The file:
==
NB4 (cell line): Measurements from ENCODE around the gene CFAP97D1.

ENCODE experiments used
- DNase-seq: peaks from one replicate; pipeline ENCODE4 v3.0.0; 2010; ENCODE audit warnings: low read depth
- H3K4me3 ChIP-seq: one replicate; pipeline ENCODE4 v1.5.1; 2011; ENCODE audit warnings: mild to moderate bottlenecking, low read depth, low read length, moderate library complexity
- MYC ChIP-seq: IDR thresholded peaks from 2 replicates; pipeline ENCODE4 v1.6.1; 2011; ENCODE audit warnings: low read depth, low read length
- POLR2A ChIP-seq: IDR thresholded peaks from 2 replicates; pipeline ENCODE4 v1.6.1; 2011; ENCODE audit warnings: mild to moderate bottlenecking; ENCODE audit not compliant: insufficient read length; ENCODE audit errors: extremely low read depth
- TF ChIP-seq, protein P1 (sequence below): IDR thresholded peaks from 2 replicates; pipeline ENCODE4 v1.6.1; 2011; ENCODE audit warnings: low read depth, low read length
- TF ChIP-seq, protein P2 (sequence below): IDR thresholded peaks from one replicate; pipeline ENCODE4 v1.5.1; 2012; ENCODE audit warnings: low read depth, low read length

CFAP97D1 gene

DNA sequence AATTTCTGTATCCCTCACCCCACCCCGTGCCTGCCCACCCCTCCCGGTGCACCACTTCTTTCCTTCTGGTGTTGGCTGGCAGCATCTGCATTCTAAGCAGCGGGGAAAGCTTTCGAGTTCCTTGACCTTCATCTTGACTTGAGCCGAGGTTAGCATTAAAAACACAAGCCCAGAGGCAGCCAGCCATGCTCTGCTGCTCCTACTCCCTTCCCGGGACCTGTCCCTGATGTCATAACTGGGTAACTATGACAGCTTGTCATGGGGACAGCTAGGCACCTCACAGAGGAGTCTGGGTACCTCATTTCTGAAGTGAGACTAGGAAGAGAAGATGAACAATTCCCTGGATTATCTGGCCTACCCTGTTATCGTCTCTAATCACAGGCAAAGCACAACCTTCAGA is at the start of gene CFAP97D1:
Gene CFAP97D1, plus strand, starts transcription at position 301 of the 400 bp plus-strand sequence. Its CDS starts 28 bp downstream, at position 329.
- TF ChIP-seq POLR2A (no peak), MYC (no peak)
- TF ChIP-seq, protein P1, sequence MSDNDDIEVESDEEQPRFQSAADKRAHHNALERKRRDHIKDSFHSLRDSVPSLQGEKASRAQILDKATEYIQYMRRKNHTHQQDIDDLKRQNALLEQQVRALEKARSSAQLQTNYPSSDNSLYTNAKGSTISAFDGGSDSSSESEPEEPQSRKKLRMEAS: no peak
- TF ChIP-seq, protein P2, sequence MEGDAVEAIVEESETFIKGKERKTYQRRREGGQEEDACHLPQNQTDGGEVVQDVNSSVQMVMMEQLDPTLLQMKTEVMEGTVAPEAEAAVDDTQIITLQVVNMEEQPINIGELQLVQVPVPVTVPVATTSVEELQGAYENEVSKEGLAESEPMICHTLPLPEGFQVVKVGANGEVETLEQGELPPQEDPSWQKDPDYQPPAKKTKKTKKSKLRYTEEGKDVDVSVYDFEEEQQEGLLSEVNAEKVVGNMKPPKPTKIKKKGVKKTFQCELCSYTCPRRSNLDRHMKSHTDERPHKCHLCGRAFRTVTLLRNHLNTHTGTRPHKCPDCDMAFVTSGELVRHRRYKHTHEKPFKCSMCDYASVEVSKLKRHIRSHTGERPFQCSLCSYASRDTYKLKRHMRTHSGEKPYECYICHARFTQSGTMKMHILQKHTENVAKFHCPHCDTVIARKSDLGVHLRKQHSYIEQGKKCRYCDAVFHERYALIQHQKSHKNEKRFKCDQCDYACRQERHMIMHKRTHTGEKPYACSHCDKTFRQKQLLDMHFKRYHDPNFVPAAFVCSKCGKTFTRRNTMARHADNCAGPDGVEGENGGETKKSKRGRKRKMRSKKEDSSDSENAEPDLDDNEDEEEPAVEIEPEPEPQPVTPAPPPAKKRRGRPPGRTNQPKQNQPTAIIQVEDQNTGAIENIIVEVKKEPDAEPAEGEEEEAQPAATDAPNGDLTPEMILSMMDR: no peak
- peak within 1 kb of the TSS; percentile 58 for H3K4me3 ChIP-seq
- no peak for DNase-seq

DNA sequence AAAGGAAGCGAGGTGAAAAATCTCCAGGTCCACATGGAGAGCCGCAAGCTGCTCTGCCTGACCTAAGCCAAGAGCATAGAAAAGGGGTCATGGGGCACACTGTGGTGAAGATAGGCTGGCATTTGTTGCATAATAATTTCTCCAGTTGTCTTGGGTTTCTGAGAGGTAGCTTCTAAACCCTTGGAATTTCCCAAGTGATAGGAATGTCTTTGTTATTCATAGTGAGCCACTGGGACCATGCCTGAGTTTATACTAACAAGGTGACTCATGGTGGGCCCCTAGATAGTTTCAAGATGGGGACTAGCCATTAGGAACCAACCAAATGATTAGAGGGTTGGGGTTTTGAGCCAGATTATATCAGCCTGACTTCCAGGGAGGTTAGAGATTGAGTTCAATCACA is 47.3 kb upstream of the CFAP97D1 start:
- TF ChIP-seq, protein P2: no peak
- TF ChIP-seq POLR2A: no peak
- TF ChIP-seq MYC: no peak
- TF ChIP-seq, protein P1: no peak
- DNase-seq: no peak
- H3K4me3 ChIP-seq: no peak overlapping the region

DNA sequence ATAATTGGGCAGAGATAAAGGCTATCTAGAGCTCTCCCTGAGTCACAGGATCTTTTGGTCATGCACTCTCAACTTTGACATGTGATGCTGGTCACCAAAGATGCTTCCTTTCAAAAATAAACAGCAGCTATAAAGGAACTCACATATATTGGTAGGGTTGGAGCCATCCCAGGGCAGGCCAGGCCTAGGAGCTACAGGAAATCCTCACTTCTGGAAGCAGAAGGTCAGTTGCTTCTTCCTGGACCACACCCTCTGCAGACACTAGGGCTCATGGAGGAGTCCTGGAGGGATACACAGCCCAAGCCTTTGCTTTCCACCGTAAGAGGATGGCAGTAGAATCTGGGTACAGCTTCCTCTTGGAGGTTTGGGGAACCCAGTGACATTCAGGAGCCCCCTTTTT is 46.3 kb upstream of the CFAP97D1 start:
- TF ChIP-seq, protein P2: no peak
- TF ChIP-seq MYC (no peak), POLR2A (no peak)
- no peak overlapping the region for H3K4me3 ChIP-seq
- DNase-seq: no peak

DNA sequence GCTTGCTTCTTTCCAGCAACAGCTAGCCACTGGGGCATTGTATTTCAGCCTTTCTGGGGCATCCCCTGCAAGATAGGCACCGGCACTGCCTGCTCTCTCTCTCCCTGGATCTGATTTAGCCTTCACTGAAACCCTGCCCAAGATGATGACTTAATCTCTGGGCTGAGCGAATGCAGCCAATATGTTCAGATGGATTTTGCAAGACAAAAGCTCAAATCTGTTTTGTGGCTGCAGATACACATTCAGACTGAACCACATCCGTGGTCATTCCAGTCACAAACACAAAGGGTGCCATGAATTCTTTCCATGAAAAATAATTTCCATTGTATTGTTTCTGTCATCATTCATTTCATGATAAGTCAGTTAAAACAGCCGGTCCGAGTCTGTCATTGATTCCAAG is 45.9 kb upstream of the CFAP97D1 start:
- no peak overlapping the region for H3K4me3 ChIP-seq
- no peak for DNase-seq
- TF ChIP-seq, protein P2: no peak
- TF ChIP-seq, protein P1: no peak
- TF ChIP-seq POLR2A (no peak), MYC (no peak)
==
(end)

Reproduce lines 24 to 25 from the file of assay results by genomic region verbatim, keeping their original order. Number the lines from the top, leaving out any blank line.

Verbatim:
DNA sequence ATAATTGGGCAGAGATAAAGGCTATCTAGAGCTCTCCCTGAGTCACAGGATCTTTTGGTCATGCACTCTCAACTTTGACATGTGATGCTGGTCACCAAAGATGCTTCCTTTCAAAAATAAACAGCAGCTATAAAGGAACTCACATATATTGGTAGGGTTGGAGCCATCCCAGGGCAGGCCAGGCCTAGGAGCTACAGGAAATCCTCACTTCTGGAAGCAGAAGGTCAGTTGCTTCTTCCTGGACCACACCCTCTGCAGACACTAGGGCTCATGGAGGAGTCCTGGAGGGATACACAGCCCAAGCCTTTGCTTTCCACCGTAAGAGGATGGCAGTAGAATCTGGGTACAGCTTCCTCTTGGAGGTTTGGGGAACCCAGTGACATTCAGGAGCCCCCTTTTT is 46.3 kb upstream of the CFAP97D1 start:
- TF ChIP-seq, protein P2: no peak